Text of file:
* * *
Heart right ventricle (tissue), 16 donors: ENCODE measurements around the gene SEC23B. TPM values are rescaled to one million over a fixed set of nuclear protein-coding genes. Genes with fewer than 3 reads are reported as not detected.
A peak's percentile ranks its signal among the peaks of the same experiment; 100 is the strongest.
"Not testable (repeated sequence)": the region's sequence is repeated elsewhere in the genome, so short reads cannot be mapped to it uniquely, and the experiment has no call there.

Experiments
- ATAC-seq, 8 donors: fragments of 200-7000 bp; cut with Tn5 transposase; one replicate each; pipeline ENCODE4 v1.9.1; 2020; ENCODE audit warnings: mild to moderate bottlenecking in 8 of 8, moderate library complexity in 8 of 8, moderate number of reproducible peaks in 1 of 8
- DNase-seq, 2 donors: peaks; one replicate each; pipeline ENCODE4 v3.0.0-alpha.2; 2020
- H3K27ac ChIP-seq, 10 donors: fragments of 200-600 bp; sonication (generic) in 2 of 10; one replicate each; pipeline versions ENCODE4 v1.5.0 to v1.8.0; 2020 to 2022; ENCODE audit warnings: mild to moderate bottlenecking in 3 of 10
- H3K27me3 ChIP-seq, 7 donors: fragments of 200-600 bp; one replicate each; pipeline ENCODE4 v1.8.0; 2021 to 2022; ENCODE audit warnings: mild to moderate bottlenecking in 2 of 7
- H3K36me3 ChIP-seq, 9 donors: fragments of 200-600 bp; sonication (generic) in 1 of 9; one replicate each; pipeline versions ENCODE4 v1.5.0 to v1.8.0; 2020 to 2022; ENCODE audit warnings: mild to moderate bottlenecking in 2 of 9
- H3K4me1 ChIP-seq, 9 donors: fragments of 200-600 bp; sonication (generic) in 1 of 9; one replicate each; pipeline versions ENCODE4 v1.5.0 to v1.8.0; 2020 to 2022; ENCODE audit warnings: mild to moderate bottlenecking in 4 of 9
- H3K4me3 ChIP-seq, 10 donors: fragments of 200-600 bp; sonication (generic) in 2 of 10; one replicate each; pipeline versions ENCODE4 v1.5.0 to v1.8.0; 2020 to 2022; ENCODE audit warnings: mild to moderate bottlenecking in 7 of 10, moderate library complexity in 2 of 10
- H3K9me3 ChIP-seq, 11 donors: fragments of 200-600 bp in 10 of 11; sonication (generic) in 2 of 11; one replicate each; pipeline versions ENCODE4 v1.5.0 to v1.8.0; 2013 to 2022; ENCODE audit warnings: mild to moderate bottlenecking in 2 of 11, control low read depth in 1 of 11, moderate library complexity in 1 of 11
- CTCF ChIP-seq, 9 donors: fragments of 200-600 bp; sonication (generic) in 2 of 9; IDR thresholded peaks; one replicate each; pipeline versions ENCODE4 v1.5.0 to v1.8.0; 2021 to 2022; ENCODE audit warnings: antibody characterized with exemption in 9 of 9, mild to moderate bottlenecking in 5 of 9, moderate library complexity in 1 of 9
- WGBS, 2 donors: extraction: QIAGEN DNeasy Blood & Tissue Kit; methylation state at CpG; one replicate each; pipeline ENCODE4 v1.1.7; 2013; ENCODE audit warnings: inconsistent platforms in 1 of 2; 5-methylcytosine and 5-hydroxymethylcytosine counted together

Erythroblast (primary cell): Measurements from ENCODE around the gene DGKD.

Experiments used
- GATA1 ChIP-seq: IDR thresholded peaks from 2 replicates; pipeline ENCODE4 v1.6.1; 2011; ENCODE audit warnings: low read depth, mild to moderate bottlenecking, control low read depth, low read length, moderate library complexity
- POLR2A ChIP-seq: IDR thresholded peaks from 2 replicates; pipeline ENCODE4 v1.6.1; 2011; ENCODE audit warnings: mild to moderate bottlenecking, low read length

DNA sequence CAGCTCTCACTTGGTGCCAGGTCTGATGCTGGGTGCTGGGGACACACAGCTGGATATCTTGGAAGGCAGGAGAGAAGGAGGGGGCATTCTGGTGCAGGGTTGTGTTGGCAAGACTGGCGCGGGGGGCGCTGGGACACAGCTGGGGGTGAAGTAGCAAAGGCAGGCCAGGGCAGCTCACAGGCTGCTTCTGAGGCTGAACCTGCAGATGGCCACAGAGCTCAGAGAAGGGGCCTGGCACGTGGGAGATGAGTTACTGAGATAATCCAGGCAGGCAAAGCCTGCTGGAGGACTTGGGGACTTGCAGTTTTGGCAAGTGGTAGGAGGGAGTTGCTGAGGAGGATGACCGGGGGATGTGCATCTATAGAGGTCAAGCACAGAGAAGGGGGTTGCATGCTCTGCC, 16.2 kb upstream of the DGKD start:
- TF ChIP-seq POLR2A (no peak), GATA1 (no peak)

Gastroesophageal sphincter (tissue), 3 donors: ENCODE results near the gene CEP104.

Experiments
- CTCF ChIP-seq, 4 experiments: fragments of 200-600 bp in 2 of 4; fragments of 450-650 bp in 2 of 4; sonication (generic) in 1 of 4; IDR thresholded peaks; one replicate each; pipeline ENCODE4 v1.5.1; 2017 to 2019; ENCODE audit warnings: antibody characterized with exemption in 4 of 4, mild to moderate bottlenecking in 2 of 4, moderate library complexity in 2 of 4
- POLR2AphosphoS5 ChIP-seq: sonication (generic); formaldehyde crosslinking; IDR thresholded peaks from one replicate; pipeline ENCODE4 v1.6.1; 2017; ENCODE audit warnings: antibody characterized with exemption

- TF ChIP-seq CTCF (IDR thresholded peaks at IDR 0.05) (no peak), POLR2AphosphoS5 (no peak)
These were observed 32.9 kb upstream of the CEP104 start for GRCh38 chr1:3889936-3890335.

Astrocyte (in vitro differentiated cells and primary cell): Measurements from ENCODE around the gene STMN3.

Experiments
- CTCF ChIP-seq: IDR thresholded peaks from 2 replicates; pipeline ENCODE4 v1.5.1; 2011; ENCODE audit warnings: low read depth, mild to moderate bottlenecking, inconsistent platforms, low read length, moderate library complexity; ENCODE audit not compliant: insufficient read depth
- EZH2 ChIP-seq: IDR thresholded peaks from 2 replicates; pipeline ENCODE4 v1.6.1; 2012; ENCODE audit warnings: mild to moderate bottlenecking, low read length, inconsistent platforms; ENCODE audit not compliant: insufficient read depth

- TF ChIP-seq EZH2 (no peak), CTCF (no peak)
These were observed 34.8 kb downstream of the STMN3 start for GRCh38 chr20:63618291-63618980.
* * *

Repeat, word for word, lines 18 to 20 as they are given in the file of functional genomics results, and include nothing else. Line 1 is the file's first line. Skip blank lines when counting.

- POLR2A ChIP-seq: IDR thresholded peaks from 2 replicates; pipeline ENCODE4 v1.6.1; 2011; ENCODE audit warnings: mild to moderate bottlenecking, low read length

DNA sequence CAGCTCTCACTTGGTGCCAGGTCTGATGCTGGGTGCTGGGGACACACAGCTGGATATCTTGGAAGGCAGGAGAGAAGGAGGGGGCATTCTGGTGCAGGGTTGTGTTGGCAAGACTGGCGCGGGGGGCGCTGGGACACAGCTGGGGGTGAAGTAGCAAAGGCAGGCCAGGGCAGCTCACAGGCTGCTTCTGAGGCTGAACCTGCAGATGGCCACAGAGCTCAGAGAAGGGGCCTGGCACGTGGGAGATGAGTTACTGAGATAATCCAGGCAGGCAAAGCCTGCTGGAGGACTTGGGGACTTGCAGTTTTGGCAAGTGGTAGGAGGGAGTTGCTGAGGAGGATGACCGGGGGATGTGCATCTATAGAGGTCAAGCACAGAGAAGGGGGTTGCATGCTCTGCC, 16.2 kb upstream of the DGKD start:
- TF ChIP-seq POLR2A (no peak), GATA1 (no peak)